Thursday, December 20

Justice: Social Media

House of Lords / 19 Dec 2012 : Column WS211

The Advocate-General for Scotland (Lord Wallace of Tankerness): My right honourable and learned friend the Attorney-General (Dominic Grieve) has made the following Written Ministerial Statement.

The Director of Public Prosecutions (DPP) has today launched a public consultation on his interim guidelines for prosecuting cases involving communications sent via social media.

The guidelines set out the additional considerations which are relevant when prosecutors assess whether a prosecution is required in accordance with the Code for Crown Prosecutors. Each case will be considered on its own facts and on its own merits, and prosecutors have the task of balancing the fundamental right of free speech and the need to prosecute serious wrongdoing. The interim guidelines make a clear distinction between communications which amount to credible threats of violence, a targeted campaign of harassment or which breach court orders on the one hand; and other communications, eg grossly offensive communications, on the other. The first group will be prosecuted robustly, whereas the second group will be prosecuted only if they cross a high threshold. A prosecution is unlikely to be in the public interest if the communication is swiftly removed, blocked, not intended for a wide audience or not obviously beyond what could conceivably be tolerable or acceptable in a diverse society which upholds and respects freedom of expression.

The guidelines have been issued on an interim basis, as they are the subject of a public consultation exercise that will last for three months. The DPP will publish his final guidelines next year once he has considered the responses to the consultation. Copies of the interim guidelines have been placed in the Libraries of both Houses.

Source: Hansard

Saturday, December 15

After Labour's previous 2008 treachery, another stab in the back for disabled people, as they are sold down the river again, this time by the Coalition.

Remploy was a founding element of the 1945 welfare state, originally designed to give jobs to soldiers injured in World War Two. 83 factories were established across the UK

However Work and Pensions ­Secretary Iain Duncan Smith is closing 36 of the remaining 54 specialist factories, making 1,500 disabled people redundant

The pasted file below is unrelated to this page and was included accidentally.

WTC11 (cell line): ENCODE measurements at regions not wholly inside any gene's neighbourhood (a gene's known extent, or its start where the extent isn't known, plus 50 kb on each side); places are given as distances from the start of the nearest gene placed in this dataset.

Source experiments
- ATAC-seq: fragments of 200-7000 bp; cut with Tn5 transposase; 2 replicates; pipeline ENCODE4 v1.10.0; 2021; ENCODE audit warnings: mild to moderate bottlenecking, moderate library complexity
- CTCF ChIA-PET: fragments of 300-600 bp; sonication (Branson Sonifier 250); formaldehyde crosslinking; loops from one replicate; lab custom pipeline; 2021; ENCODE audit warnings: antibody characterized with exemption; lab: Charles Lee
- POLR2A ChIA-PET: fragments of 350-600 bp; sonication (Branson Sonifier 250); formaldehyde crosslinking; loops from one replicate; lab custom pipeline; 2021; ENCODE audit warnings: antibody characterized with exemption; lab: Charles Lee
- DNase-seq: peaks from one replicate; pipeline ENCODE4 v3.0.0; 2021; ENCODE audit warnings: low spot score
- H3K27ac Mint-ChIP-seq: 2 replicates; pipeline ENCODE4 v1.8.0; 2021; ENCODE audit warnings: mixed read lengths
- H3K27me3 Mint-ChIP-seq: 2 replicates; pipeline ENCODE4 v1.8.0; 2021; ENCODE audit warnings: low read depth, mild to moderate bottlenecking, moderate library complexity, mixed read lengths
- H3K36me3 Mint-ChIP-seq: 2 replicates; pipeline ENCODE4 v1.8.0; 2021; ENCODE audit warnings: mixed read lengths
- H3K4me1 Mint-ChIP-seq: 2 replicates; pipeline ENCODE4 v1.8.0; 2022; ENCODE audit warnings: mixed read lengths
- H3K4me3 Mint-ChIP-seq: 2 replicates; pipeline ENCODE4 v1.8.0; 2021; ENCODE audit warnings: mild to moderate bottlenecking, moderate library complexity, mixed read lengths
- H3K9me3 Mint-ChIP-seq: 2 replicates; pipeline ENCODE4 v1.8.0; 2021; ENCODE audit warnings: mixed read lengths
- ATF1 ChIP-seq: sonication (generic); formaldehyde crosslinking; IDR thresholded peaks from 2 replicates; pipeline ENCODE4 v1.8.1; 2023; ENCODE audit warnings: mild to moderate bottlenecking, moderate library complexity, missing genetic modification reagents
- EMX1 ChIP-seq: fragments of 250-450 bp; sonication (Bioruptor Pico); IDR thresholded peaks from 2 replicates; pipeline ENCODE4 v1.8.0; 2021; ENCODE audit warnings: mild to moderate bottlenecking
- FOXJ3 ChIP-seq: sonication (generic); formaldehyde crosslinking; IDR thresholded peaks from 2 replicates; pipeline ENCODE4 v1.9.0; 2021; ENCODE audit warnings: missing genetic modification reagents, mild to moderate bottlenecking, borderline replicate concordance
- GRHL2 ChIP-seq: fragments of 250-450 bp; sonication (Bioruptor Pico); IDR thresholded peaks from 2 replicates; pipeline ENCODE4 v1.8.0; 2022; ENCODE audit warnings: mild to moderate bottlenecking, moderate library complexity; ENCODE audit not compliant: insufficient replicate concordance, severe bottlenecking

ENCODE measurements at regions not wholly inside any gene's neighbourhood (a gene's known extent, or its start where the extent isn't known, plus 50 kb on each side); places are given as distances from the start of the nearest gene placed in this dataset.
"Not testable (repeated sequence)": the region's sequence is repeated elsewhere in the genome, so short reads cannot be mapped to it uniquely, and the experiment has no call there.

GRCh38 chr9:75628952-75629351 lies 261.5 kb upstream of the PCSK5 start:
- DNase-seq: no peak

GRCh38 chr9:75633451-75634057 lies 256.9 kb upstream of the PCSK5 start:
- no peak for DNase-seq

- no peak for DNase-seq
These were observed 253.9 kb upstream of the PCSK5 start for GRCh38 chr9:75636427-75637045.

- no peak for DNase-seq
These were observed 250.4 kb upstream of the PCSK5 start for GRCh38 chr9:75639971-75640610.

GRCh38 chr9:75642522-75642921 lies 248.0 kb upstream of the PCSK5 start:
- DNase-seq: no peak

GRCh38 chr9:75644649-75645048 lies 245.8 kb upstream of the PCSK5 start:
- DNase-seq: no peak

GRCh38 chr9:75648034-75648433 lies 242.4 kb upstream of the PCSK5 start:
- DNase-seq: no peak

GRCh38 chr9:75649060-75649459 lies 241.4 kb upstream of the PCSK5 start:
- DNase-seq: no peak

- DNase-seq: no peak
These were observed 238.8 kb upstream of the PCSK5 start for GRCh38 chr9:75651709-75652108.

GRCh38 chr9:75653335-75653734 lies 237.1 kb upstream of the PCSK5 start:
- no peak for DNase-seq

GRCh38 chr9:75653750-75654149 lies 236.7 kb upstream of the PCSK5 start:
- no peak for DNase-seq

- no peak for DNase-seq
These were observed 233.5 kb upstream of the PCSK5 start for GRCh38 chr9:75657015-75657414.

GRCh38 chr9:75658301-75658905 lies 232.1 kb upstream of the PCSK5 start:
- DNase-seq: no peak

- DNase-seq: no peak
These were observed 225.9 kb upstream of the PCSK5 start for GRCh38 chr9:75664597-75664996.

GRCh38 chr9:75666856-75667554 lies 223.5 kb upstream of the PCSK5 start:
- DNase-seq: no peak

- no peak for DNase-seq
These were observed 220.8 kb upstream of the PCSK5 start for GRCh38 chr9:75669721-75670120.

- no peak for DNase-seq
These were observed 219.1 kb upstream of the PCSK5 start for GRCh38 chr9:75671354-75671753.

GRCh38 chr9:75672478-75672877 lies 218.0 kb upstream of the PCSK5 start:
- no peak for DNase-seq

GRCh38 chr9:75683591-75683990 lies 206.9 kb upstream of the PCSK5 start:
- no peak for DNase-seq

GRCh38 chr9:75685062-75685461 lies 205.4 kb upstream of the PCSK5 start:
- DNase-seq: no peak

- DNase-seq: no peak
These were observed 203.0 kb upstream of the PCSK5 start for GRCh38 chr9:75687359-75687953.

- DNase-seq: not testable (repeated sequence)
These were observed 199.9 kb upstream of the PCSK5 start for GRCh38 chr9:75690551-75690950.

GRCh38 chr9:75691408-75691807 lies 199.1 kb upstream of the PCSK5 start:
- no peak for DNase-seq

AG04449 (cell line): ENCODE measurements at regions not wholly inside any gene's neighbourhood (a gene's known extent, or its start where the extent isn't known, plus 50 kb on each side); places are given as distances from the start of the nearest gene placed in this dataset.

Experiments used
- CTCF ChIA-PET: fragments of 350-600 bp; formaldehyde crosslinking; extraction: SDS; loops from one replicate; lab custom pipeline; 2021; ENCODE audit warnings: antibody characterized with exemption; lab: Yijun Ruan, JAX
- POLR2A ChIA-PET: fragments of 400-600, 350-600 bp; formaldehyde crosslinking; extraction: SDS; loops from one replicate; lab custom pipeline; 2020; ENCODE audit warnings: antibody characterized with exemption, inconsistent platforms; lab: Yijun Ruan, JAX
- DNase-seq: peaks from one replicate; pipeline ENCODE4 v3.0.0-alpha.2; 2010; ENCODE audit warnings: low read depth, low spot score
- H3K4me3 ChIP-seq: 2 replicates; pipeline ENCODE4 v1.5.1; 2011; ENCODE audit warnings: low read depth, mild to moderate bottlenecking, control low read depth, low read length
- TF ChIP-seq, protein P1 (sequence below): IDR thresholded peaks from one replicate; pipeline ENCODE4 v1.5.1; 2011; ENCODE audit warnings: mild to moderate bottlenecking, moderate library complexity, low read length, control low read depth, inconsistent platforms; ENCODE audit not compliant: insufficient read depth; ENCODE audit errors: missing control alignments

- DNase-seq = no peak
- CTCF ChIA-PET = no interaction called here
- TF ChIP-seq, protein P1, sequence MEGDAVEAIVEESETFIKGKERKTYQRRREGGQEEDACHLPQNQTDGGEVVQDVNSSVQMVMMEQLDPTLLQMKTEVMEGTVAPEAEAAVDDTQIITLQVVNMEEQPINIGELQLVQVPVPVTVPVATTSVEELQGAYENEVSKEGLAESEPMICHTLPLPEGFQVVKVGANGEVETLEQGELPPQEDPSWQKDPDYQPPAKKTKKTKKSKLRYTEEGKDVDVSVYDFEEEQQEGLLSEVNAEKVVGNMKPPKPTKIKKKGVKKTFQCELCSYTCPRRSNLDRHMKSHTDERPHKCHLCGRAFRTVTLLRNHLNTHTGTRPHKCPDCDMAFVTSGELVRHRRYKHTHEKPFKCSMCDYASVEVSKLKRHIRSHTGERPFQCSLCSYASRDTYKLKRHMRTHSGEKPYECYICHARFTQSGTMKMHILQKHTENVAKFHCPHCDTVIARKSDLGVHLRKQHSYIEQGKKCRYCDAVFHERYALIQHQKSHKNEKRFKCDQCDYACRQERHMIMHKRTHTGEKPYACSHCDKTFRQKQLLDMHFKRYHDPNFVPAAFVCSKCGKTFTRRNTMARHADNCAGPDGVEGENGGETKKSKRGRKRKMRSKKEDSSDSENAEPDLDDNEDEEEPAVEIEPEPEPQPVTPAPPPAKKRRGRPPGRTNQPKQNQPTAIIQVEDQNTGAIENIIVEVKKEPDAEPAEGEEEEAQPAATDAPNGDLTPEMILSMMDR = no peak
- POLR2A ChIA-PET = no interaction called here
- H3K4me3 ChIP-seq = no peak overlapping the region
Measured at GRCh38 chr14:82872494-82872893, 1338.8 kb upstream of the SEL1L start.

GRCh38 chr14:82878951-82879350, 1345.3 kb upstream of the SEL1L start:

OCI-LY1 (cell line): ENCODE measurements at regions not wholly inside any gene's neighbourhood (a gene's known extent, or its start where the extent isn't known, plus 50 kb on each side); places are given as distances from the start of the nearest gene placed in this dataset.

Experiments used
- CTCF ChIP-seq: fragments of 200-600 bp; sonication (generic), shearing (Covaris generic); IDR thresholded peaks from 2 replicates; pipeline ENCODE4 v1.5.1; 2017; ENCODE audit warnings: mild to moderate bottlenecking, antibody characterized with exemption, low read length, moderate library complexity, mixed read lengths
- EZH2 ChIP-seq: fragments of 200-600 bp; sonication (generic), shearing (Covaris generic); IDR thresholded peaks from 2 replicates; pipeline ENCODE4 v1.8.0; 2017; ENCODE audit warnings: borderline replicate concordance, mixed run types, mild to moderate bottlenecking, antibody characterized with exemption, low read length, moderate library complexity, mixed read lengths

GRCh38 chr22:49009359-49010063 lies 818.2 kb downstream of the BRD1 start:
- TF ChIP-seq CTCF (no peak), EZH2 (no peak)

When the cretin was confronted by workers at the House of Commons, he sneered “Is it a kindness to stick people in some factory where they are not doing any work at all? Just ­making cups of coffee?

Union chiefs fear that continuity of employment, terms and conditions, including pension payments will not be maintained, whilst Remploy workers are aware that more than 80 per cent of those who took voluntary redundancy in previous cuts in 2008 and 2011 are still unable to find work

Worker Tony Collins, said: “I love coming to work. What will happen to me? It’s difficult enough getting a job for normal people. I don’t want to live on benefits.

Phil Davies, national secretary of the GMB union said: “All this is giving people interested in bidding for these factories a free hand to do what they want. There is nothing in place to make them abide by the TUPE.”He added: “This whole process is wide open for asset strippers, because they won’t have to pick up the cost of redundancy payments.”

TUPE: When a business changes from one owner to another, existing employment contracts should be protected under the Transfer of Undertakings (Protection of Employment) Regulations.

As usual the Taxpayers will unbeknowingly be robbed by subsidising the sale of Remploy factories to these thieving asset strippers
Pictures show a presentation of a cheque (14th Dec) from Birmingham and Coventry NUJ, for Remploy strikers hardship fund. Photos were taken in poor visibility and pouring rain, outside the gate on the public highway, to allay Management fears of a comeback, for allowing them to be taken inside the premises

Copyright Stalingrad O’Neill
contact if you wish to reproduce photo

Tuesday, December 11

  • 'no foreign language services can be opened or closed without the written authority of the Foreign Secretary'

BBC: World Service

Lord Alton of Liverpool to ask Her Majesty's Government what criteria have been used in deciding which BBC World Service language services to cut or reduce; and what weighting is given to (1) the audience numbers, (2) the circumstances of the listeners, and (3) their ability to access other trustworthy sources of news. [HL3811]

The Senior Minister of State, Department for Communities and Local Government & Foreign and Commonwealth Office (Baroness Warsi): The BBC World Service is managerially and editorially independent and it is for the BBC to decide how services are managed. Under the terms of the broadcasting agreement between the Foreign and Commonwealth Office and the BBC World Service, no foreign language services can be opened or closed without the written authority of the Foreign Secretary. As part of the BBC World Service's strategy for budget reductions, in January 2011 the Foreign Secretary approved the BBC Trust's proposal to close five services: Albanian, Macedonian, Serbian, Portuguese for Africa and English for the Caribbean.

The decision to close these services and to make changes in other services (including Arabic, Chinese, Hindi and Russian) was based on a number of factors including the relative importance of each market, the availability of other national and regional independent or free media, audience levels and best predictions for future impact.
House of Lords / 10 Dec 2012 : Column WA189